If you were on death row, what would your last meal be?

My partner Lucy asked me this when we were dating and my instinctive, drunken response was to say I'd ask for a bowl of Coco Pops (Coco Krispies in the US). I will stick with that answer. But I would be sad if it didn't also come with a side of Yorkshire puddings and gravy.

What songs would be on the soundtrack of your life?

I am quite parochial in my music, so my answer is going to be dominated by bands from my home city of Manchester, England. The first would be Flashbax by Oasis, which Noel Gallagher starts with a line about sitting on a fence trying to write a story. Then it has to be Half a Person by The Smiths, about a clumsy and shy teenager moving to London (I was older when I moved there but it resonates). Skipping forward to how I feel now, I would pick Now That I'm A River by Charles Watson, formerly of my favorite non-Mancunian band Slow Club: for me, this is a song about the feeling of freedom that comes with self-realisation.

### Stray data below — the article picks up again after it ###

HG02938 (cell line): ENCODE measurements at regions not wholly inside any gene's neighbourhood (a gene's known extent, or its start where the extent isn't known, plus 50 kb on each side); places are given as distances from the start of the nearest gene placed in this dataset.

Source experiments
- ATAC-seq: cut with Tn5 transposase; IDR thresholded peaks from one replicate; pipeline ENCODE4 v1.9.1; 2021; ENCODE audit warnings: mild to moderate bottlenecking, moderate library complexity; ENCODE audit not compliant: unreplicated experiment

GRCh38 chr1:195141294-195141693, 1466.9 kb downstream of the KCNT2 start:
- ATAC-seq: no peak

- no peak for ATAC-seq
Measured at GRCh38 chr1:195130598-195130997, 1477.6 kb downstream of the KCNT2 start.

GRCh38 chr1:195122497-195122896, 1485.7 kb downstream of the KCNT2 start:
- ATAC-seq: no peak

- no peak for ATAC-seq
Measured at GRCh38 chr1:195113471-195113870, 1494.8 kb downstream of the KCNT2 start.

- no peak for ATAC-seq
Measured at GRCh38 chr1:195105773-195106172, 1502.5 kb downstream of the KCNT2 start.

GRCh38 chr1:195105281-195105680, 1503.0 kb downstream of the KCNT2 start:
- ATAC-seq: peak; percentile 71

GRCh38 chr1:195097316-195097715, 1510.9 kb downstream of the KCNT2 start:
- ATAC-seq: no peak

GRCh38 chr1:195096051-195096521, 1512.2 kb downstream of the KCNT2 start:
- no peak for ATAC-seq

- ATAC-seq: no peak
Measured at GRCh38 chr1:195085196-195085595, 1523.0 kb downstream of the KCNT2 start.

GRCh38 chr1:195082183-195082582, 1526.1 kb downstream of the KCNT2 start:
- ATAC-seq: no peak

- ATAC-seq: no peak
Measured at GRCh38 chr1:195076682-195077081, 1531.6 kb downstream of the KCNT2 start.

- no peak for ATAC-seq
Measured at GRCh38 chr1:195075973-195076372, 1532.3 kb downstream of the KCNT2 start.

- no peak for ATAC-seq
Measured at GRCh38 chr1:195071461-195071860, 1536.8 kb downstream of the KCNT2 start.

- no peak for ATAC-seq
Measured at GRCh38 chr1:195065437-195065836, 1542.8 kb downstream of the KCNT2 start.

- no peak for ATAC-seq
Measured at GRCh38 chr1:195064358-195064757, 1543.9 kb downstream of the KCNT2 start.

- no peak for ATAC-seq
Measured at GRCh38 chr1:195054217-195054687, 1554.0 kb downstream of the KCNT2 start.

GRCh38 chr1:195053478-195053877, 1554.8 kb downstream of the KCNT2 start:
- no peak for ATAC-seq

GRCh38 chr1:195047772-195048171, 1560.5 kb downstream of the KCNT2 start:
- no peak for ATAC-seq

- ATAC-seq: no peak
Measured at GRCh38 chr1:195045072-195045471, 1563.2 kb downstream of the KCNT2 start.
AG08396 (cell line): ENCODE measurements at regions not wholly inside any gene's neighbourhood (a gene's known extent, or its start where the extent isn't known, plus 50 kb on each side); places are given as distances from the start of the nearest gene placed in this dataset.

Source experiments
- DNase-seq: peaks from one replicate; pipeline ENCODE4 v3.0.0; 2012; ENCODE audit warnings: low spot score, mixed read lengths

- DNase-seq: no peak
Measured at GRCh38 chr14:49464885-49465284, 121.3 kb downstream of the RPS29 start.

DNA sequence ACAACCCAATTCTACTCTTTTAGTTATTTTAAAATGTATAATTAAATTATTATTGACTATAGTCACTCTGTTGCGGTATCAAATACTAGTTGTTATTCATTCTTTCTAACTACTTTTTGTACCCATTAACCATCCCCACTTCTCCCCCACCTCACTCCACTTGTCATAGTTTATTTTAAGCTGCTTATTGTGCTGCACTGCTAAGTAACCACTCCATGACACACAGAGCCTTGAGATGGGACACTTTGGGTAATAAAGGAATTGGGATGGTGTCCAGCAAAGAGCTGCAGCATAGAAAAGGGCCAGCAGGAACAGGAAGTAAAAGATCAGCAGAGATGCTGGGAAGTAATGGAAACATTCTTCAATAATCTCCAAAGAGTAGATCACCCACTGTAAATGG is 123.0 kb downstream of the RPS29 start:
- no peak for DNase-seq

Are we defined by the things that happen to us, or the things we make happen to others?

 Ten-year-old Nathan Hyde is playing in a tree house, when he witnesses a vicious attack on his best friend’s younger sisters. Life is never the same again.

Many years later, Nathan finds himself in the lower reaches of a government department, when an opportunity to confront his demons and enact revenge presents itself. A mystery illness is taking hold in the population, at the very moment a scheming, attention-seeking politician becomes Nathan’s new boss.

It can’t happen, can it? In the farcical world of politics, anything is possible.
Nathan Hyde is going to kill all the dogs.

Part psychological drama, part political satire, Kill All The Dogs is the story of how of a personal trauma becomes twisted into a national tragedy.